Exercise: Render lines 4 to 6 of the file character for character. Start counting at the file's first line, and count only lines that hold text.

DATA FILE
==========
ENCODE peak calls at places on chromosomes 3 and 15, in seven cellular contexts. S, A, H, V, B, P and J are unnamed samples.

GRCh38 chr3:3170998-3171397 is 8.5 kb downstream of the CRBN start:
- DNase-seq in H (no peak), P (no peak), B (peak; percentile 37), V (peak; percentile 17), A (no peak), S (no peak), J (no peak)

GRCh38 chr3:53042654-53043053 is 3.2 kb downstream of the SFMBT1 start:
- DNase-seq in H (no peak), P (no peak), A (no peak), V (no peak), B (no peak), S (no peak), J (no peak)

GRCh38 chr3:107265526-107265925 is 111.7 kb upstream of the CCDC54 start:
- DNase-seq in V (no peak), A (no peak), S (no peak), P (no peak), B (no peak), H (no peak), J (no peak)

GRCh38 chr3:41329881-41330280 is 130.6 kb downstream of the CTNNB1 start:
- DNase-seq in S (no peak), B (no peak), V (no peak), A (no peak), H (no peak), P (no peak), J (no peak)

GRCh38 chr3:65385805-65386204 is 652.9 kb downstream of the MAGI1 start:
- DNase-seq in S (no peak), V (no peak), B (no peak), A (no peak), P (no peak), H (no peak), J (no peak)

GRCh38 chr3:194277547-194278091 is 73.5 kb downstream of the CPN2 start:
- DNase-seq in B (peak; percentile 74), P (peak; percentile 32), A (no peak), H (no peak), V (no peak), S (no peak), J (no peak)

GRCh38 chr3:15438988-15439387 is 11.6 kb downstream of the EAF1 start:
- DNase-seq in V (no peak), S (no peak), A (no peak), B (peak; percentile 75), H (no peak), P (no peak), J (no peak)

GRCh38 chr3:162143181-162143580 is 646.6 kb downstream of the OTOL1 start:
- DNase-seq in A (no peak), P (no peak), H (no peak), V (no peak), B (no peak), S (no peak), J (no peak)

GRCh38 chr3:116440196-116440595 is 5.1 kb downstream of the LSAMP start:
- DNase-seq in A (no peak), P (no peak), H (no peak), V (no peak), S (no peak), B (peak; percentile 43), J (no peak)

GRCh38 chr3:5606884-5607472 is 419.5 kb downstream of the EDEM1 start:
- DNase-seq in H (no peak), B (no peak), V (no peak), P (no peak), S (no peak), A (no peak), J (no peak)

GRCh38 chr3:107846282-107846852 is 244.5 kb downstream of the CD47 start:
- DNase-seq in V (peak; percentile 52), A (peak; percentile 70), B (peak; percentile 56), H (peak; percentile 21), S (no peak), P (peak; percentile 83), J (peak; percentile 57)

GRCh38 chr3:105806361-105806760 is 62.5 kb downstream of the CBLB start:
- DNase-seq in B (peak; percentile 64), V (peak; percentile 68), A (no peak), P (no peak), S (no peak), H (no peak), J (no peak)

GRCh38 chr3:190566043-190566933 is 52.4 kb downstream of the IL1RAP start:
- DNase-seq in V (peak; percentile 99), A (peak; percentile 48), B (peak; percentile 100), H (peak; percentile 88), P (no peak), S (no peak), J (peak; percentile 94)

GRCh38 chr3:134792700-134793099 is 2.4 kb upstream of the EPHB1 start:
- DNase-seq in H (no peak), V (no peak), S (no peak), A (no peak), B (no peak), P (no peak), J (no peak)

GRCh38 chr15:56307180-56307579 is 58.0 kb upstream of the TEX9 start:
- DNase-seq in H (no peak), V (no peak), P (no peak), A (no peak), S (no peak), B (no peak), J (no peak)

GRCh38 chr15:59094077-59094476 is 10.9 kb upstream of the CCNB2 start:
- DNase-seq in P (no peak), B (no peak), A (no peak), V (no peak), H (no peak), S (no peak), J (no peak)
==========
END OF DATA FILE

GRCh38 chr3:53042654-53043053 is 3.2 kb downstream of the SFMBT1 start:
- DNase-seq in H (no peak), P (no peak), A (no peak), V (no peak), B (no peak), S (no peak), J (no peak)

GRCh38 chr3:107265526-107265925 is 111.7 kb upstream of the CCDC54 start: